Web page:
In 1959, we had just lost our first child, Cindy Lynn, at birth, and I immediately was drafted into the army and sent to Fort Leonard Wood, Mo., for basic training.
Bess and I never had been apart, so my dad moved Bess, our 8-foot-by-35-foot Great Lakes mobile home and our 1957 Ford pickup to the nearest city of Rolla, Mo. Even though we weren’t supposed to be able to see family while in basic training, Bess came to see me almost daily. While the cadre and the other trainees were eating dinner, she shined my boots while I cleaned my rifle in the pickup. The army didn’t do anything about it as long as she didn’t interfere with the training. She even would come to the rifle range, and the cadre would listen to ball games on our pickup radio during break time. When break time was over, she would leave. Many times, when I returned from a day of field training, Bess would be waiting for me in the mess hall, having coffee with the cadre.
Bess got a job in the service club where she made friends with the cadre from my company D-2/3. They would give me permission to stay in the guest house with Bess on weekends. Living off base and having a pass for our pickup, she was able to smuggle liquor to the on-duty cadre on base.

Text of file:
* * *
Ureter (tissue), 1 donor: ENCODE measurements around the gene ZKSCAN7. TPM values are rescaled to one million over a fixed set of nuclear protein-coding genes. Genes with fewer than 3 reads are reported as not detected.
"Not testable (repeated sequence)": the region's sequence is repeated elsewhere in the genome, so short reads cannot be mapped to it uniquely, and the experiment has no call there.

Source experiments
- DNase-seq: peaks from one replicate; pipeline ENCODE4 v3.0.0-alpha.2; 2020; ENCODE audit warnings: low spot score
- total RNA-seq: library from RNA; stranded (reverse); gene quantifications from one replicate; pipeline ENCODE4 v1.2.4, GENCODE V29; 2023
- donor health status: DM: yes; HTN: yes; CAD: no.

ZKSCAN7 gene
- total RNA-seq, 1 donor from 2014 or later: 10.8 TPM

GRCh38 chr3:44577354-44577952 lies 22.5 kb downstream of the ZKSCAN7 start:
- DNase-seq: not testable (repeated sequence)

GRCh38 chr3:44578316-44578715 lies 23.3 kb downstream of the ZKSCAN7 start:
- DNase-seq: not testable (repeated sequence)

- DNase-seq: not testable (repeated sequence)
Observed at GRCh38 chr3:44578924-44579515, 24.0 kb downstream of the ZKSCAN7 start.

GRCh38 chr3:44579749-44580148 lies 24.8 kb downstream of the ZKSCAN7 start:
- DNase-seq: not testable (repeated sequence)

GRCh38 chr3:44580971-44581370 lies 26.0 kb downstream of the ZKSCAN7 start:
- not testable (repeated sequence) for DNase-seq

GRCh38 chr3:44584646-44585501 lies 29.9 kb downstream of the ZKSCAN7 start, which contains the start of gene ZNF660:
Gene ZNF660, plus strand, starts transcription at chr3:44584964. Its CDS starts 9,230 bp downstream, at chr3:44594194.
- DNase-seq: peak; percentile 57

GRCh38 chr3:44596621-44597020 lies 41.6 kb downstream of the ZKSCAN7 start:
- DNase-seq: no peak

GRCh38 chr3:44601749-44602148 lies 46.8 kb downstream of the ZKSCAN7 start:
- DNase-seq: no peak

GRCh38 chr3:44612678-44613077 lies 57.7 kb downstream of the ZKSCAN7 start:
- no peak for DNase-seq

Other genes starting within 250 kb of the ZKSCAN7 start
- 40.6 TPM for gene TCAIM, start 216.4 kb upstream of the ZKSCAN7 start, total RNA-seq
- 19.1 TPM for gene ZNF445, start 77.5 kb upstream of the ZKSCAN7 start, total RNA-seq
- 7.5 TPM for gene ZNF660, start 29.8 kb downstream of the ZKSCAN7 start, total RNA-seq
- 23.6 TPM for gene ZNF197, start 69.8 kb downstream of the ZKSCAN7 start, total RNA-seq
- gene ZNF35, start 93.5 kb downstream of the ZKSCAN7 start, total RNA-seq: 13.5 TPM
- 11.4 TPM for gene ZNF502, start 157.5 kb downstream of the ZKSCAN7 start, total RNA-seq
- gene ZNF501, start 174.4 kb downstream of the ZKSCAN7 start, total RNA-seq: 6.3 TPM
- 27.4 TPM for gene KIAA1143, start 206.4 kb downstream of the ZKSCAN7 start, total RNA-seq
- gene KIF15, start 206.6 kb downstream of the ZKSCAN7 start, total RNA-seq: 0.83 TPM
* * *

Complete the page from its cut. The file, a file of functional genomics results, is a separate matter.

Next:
On weekends, the chaplain would send someone to pick me up and take me to the church where Bess was waiting. Then we were able to spend the day together.
When we were on bivouac (camping out in tents) for a week, we weren’t supposed to be able to see each other. Bess was visiting with one of the cadre in the service club, and the sergeant told Bess that if she wanted to see me, to go to the bivouac area and tell the sergeant in charge that she came to get my paycheck. She followed suit, and of course, the sergeant would allow me to see her. When she arrived on the last day of bivouac, almost everyone was drunk. Since I hadn’t eaten, Bess loaded me in the pickup and took me back to the service club where she served me a nice hot dinner. Then she returned me to the bivouac area; I had not been missed.
After completing basic training, I was immediately sent to the engineers division on the same base where I trained for eight weeks to be a U.S. Army Corps Engineer. During this time, I was trained to build and blow up bridges, roads, buildings and airfields.
After completing engineer’s training, I was sent to foreman engineer’s school on the same base to become a foreman engineer for the U.S. Army Corps of Engineers. After graduating, I was to be transferred to a duty station overseas.
While waiting for transfer, my dad had a heart attack, and because I was the only other partner in our company, Cutter and Dad Drilling Co., and son, the army gave me an immediate leave of absence to return home to manage the company, and assist my father through his recovery. I later was issued a hardship discharge, and released from active duty.
I hated every minute in the army. However looking back now, I received great training and discipline, and I cherish those memories today. I think some time in the military would be great for all young people today. ND
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